Paxil Recall Lawyer Discusses Paxil Addiction
Paxil went on the market in 1992 at the height of antidepressant drug popularity. It is a member of the class of antidepressants called selective serotonin reuptake inhibitors, or SSRIs. The SSRI drugs revolutionized antidepressants because they have very few side effects and it is practically impossible to overdose on them. It makes sense not to prescribe a depressed person with pills they can easily overdose with. Though a latecomer to the SSRI market, Paxil grew successful very quickly by gaining FDA approval for very specific conditions like "social anxiety disorder" and "general anxiety disorder", which were very rare conditions at the time. In running add campaigns, Paxil encouraged people to try their drug if they'd experienced any general anxiety and, as can be expected, sales of Paxil soared.
Commercials for Paxil insist that the drug has no side effects and is not addicting, major selling point. Many doctors and pharmacies will tell you the same thing, that Paxil is not addictive. To the contrary, many patients using Paxil have found it very difficult to quit. Even slowly reducing doses and coming off the drug, many patients have complained of intense stomach pains, diarrhea, intense anxiety, anger, migraines, and an odd electrical zapping whenever they move their heads or eyes. These symptoms are often written off as temporary illness due to discontinuity. After a few months, the symptoms will be diagnosed as a relapse of depression, and what could be prescribed for that? Paxil.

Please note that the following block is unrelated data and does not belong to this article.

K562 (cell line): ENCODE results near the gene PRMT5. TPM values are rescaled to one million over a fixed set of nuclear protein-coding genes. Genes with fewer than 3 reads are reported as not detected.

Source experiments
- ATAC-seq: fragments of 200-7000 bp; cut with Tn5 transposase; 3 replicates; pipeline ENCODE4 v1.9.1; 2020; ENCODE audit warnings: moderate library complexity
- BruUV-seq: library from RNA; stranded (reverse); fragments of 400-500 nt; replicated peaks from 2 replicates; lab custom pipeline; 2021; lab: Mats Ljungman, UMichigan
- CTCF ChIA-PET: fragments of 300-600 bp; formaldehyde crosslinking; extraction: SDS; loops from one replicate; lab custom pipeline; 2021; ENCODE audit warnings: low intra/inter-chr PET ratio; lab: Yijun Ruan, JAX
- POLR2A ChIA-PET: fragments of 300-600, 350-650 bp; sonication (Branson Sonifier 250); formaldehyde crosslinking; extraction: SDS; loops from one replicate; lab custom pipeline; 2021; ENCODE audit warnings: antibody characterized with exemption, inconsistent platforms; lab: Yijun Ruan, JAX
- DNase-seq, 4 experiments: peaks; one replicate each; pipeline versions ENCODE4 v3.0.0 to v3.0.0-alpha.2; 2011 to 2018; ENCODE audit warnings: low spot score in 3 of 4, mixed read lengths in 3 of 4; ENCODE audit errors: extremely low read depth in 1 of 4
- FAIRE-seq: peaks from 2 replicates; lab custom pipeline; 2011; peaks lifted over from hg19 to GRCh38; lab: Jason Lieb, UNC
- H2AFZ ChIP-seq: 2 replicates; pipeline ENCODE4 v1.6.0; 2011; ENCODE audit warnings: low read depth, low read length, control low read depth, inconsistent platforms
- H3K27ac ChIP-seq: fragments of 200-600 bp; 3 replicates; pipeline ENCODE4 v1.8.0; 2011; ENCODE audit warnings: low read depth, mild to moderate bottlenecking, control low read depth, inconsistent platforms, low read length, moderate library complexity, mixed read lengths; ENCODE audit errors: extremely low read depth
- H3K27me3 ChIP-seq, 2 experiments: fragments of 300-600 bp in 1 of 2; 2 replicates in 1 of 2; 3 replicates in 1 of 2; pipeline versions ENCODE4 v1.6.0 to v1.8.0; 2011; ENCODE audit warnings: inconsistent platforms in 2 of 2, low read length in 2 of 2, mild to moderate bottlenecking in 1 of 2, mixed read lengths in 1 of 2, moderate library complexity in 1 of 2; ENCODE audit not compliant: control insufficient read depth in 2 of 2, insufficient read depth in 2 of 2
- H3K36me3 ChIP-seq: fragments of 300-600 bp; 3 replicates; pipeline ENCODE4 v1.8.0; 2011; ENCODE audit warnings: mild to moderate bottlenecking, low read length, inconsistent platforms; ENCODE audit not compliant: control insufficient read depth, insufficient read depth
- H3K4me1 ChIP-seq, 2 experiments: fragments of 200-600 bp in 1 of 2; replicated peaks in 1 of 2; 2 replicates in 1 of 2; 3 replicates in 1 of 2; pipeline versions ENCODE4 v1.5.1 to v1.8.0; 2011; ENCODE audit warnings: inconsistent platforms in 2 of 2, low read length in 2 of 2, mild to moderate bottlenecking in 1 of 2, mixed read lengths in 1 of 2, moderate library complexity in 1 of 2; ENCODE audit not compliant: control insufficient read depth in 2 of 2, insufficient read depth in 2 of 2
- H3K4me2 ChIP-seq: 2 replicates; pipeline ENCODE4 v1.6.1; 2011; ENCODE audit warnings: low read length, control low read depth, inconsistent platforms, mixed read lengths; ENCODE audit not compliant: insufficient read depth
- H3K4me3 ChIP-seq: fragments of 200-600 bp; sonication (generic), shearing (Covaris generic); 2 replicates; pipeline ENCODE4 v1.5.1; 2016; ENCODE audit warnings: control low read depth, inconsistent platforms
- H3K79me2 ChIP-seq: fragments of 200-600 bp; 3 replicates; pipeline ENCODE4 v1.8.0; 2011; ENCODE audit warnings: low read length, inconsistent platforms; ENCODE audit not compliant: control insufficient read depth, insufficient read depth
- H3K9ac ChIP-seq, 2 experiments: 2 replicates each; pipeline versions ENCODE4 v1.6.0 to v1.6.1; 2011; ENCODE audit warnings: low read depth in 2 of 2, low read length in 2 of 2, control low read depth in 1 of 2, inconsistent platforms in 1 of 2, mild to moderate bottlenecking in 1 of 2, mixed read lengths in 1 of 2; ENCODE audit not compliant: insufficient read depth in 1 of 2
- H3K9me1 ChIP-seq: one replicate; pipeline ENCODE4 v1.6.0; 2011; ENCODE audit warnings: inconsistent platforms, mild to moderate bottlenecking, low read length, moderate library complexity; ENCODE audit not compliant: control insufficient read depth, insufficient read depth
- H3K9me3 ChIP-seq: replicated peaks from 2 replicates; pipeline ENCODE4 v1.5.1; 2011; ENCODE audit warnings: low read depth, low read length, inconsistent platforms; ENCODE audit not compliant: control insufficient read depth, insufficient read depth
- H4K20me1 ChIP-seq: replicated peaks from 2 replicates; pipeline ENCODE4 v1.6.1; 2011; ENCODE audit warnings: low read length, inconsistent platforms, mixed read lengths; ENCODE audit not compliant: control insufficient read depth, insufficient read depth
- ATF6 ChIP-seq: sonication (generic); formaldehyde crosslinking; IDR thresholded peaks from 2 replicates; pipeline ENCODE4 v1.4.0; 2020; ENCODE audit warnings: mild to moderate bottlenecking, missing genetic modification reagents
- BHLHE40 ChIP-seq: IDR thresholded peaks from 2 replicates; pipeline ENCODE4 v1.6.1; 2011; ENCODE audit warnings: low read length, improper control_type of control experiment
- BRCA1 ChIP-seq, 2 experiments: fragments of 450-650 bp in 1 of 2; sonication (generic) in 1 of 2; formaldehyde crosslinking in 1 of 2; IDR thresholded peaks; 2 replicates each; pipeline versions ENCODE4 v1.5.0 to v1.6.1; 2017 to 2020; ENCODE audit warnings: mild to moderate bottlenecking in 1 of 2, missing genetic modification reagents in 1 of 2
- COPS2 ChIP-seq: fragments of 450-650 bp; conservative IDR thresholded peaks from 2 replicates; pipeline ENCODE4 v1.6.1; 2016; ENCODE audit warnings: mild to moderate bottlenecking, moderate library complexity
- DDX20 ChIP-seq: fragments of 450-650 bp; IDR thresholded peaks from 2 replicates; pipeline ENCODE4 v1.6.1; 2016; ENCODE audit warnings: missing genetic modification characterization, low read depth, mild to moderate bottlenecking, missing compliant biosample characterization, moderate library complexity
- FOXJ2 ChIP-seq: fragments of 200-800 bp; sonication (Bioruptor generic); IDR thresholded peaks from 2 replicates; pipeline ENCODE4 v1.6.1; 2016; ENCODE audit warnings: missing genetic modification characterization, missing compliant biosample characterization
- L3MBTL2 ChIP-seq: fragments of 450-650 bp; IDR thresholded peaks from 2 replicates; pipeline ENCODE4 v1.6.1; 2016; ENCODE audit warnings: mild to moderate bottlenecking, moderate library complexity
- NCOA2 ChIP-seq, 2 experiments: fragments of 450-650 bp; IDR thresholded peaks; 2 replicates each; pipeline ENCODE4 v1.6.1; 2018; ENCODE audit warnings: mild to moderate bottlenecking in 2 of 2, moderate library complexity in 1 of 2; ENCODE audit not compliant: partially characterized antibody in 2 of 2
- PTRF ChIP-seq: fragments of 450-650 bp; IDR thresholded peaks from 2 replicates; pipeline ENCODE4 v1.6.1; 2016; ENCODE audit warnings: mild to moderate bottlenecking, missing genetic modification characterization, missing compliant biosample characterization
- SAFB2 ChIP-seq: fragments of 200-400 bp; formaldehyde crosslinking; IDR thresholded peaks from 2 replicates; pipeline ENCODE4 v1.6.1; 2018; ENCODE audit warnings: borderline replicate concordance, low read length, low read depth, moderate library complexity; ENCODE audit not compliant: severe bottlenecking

A recent independent study found that as many as 50% of Paxil users experience intense withdrawal from the drug. While some other drugs in the same class, like Prozac and Zoloft, cause similar withdrawal reactions none of them cause reactions this intense. This could be because Paxil has a much shorter half-life than the other antidepressants, and more addicting substances often have short half-lives. The brain likes slow adjustments and cannot handle rapidly changing chemicals.